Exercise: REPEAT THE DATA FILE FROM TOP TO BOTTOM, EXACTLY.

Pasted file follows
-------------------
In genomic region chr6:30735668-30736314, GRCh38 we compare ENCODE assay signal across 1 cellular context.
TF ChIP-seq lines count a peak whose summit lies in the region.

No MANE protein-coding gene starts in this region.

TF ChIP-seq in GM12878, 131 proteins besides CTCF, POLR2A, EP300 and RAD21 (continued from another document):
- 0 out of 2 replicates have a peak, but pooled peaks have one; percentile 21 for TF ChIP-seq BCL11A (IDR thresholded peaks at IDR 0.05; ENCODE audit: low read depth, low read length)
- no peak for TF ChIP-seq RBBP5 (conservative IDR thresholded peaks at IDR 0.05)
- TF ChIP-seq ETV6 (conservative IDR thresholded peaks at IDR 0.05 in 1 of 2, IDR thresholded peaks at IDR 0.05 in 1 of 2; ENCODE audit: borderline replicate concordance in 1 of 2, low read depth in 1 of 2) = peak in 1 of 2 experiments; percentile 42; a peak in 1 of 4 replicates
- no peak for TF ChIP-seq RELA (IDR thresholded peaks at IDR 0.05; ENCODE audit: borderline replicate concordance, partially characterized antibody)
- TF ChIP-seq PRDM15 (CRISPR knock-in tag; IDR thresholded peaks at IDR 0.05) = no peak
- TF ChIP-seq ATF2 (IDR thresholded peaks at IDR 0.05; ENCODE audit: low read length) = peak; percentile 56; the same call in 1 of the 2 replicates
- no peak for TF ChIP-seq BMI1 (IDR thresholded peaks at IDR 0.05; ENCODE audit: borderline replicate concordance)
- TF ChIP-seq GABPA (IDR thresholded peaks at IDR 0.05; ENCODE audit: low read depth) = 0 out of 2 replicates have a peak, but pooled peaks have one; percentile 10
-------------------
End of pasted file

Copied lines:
In genomic region chr6:30735668-30736314, GRCh38 we compare ENCODE assay signal across 1 cellular context.
TF ChIP-seq lines count a peak whose summit lies in the region.

No MANE protein-coding gene starts in this region.

TF ChIP-seq in GM12878, 131 proteins besides CTCF, POLR2A, EP300 and RAD21 (continued from another document):
- 0 out of 2 replicates have a peak, but pooled peaks have one; percentile 21 for TF ChIP-seq BCL11A (IDR thresholded peaks at IDR 0.05; ENCODE audit: low read depth, low read length)
- no peak for TF ChIP-seq RBBP5 (conservative IDR thresholded peaks at IDR 0.05)
- TF ChIP-seq ETV6 (conservative IDR thresholded peaks at IDR 0.05 in 1 of 2, IDR thresholded peaks at IDR 0.05 in 1 of 2; ENCODE audit: borderline replicate concordance in 1 of 2, low read depth in 1 of 2) = peak in 1 of 2 experiments; percentile 42; a peak in 1 of 4 replicates
- no peak for TF ChIP-seq RELA (IDR thresholded peaks at IDR 0.05; ENCODE audit: borderline replicate concordance, partially characterized antibody)
- TF ChIP-seq PRDM15 (CRISPR knock-in tag; IDR thresholded peaks at IDR 0.05) = no peak
- TF ChIP-seq ATF2 (IDR thresholded peaks at IDR 0.05; ENCODE audit: low read length) = peak; percentile 56; the same call in 1 of the 2 replicates
- no peak for TF ChIP-seq BMI1 (IDR thresholded peaks at IDR 0.05; ENCODE audit: borderline replicate concordance)
- TF ChIP-seq GABPA (IDR thresholded peaks at IDR 0.05; ENCODE audit: low read depth) = 0 out of 2 replicates have a peak, but pooled peaks have one; percentile 10